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Does an employer have to pay out the bonus earned for prior year results if an employee is terminated prior to the bonus pay out date?

Dan Dekker's Profile

If terminated 2/18 and the employer has a policy that en employee must employed on 3/15 to be eligible for bonus pay out, even though the bonus was for the work performed and results of FY12, which ended 12-27-12 final paycheck advice statement was dated 2-18 for period of 3/1-3/31 included a Paid time off lump sum payout and vacation hours for prior year? Side note the company didnt pay out the final expenses owed until 3-30, overcharged on car allowance, and health benefits.


Topic Expert
Henry Schumann
Title: Manager FP&A
Company: Allscripts
(Manager FP&A, Allscripts) |

The question of "have to pay" is a legal one and depends on things such as whether there is a formal documented plan and if so, what are the terms of the plan. In addition, state laws could be a factor (whether the company is in a right to work state). And also, if the termination was for cause or not for cause could also enter into the legal position of whether the employer "has to pay".

Tangentally, it is probably a good practice to pay out the bonus earned to show the remaining employees eligible for the bonus plan that the company values their efforts and rewards work that achieved the goals that led to a bonus payout. It can be very disheartening to employees to set up a bonus plan that results in no payout more often than not.

Topic Expert
Paul Benedetto
Title: CFO, Director of Finance, Consultant
Company: Nextwave Software, Rethink Fabrics
(CFO, Director of Finance, Consultant, Nextwave Software, Rethink Fabrics) |

I agree with Henry - the formal documentation on the plan and how that has been communicated to employees is going to be the deciding factor. I have authored and been subject to plans of this nature, requiring staff to still be employed at the time of the payout trigger date. These dates are typically there to provide management or auditors time to validate reporting results, especially when plans are tied to EBITDA or net income figures (e.g. through an issued audit report). You are in a much stronger position legally if you have a documented and published plan. Without such, it can become a battle with a terminated employee, as these qualifying issues can be subject to interpretation by opposing parties.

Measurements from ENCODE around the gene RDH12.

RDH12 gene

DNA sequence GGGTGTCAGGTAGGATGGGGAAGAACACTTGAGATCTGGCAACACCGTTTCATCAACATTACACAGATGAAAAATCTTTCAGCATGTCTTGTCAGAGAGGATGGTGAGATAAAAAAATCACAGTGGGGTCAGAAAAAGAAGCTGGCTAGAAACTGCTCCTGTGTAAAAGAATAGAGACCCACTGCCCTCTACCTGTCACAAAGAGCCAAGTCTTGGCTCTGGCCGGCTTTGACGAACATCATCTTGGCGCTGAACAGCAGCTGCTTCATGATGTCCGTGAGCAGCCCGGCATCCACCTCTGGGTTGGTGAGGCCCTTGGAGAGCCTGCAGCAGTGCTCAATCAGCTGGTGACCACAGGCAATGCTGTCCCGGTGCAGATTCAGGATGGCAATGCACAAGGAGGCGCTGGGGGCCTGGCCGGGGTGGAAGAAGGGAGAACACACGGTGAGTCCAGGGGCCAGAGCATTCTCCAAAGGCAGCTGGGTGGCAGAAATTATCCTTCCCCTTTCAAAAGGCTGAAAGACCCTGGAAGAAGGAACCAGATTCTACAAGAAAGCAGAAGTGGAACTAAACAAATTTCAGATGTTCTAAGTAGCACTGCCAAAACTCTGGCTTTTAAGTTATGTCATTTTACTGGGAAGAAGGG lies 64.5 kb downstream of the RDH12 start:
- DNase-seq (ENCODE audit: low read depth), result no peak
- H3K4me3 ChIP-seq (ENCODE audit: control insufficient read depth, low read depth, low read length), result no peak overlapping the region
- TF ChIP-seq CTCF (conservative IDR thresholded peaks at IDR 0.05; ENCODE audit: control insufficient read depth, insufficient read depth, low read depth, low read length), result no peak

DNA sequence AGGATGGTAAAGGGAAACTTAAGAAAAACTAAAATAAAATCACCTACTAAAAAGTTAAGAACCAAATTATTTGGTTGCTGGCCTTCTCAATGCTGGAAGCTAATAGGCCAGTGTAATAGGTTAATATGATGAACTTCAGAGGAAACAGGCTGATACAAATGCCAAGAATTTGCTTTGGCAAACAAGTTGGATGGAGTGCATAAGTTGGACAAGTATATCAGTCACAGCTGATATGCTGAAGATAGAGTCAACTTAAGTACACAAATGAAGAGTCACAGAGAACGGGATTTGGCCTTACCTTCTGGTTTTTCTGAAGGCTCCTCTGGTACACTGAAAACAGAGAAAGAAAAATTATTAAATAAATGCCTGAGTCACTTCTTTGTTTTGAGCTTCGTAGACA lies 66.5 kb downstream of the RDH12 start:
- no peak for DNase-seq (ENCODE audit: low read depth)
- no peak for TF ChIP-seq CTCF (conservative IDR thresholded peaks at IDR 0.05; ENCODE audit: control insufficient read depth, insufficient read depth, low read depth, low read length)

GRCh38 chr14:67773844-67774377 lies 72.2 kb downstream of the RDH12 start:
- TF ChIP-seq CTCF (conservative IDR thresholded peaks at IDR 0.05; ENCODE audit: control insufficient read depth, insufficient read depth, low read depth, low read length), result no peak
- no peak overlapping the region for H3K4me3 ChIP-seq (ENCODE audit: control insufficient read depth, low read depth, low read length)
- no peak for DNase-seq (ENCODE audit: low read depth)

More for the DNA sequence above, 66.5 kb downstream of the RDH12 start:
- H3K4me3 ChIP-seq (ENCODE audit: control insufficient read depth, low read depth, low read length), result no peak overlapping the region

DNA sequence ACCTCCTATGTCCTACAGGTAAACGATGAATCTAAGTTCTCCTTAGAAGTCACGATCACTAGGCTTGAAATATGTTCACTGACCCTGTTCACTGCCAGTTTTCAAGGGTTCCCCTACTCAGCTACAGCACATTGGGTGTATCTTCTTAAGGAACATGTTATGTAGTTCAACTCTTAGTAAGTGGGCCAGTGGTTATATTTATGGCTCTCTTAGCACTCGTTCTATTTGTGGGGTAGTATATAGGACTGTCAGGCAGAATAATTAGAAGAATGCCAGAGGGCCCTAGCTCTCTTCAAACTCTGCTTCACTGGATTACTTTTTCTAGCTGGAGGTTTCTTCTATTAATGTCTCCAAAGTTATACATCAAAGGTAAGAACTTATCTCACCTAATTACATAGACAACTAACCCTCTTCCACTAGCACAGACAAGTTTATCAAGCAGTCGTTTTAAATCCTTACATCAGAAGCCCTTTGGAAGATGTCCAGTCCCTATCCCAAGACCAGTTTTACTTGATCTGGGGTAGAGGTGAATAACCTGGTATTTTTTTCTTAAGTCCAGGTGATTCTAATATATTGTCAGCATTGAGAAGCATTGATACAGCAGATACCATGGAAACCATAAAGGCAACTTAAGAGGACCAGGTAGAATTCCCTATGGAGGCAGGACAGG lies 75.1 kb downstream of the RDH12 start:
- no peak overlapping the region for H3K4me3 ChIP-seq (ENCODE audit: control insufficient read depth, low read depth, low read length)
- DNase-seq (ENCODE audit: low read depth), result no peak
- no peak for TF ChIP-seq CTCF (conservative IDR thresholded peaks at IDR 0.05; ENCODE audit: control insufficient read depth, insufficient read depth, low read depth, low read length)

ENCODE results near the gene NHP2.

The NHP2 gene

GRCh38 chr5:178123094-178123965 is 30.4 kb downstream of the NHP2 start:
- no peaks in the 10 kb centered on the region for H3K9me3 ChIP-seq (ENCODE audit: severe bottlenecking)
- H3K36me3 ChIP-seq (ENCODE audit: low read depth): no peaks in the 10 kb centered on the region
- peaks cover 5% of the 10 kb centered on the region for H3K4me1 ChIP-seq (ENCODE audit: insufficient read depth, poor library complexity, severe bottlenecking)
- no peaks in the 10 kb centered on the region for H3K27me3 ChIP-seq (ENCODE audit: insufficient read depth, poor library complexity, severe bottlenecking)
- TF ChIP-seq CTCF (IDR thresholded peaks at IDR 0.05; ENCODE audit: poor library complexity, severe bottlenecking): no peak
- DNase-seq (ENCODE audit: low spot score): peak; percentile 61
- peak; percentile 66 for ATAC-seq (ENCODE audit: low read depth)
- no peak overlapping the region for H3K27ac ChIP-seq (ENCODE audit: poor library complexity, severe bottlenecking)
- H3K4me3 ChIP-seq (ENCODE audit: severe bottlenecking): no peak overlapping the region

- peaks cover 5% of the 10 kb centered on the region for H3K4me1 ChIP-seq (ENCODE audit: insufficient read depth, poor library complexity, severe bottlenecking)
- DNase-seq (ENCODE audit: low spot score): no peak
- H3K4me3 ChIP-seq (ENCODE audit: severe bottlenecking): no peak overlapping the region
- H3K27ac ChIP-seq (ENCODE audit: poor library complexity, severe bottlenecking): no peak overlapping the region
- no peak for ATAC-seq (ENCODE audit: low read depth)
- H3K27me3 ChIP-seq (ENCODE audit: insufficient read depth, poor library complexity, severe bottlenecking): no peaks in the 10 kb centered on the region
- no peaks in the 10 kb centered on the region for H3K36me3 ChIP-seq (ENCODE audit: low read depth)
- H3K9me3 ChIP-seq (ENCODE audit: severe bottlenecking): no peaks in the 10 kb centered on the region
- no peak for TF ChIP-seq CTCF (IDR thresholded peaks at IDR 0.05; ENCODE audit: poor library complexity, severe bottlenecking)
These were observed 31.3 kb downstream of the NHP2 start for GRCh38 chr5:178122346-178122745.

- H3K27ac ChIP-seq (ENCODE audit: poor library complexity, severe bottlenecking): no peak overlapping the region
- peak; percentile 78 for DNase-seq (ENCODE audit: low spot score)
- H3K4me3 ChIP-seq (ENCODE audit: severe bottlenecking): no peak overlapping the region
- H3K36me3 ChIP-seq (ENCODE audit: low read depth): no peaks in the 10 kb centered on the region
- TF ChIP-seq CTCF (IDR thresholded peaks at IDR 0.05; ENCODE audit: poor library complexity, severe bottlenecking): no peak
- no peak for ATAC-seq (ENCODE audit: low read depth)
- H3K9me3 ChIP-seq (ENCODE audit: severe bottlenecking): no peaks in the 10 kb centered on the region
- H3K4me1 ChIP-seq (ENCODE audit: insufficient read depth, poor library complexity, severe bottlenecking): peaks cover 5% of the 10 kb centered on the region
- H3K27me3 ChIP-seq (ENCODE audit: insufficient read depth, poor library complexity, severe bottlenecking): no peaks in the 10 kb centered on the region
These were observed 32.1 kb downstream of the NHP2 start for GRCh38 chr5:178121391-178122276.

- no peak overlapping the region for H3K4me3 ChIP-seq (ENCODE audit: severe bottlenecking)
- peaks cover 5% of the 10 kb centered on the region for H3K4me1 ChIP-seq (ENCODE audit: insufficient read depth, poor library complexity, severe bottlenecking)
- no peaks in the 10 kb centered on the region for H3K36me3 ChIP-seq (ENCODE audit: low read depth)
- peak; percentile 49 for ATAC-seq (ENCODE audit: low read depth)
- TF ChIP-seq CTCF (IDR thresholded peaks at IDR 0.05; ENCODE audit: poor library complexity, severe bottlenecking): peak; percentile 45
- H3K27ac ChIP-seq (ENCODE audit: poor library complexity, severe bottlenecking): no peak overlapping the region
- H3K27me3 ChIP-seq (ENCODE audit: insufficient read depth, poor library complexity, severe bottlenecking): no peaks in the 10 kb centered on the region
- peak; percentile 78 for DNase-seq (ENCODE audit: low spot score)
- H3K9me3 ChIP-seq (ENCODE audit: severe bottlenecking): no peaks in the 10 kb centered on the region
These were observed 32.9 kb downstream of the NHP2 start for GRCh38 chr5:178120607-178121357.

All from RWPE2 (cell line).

Rex Jackson
Title: EVP and Chief Financial Officer
Company: JDS Uniphase
(EVP and Chief Financial Officer, JDS Uniphase) |

Henry and Paul have covered this pretty well, but I'd add one last clarification: the big key here is when the bonus is "earned." If you don't have any contractual or plan language saying the bonus is earned as of the end of the fiscal year, and make it very clear in the policy as you've stated that the employee must be an employee in good standing at the payment date, you should be on solid ground to withhold payment.

Assuming the documents favor your position, you should avoid setting a precedent that you pay the bonus notwithstanding the terms of your own policy. If you decide to pay it, make sure you use the policy as the basis on which to insist on a full contractual release of all claims the employee may have against you (since you would argue you are doing something you do not have to, which becomes consideration for the release).


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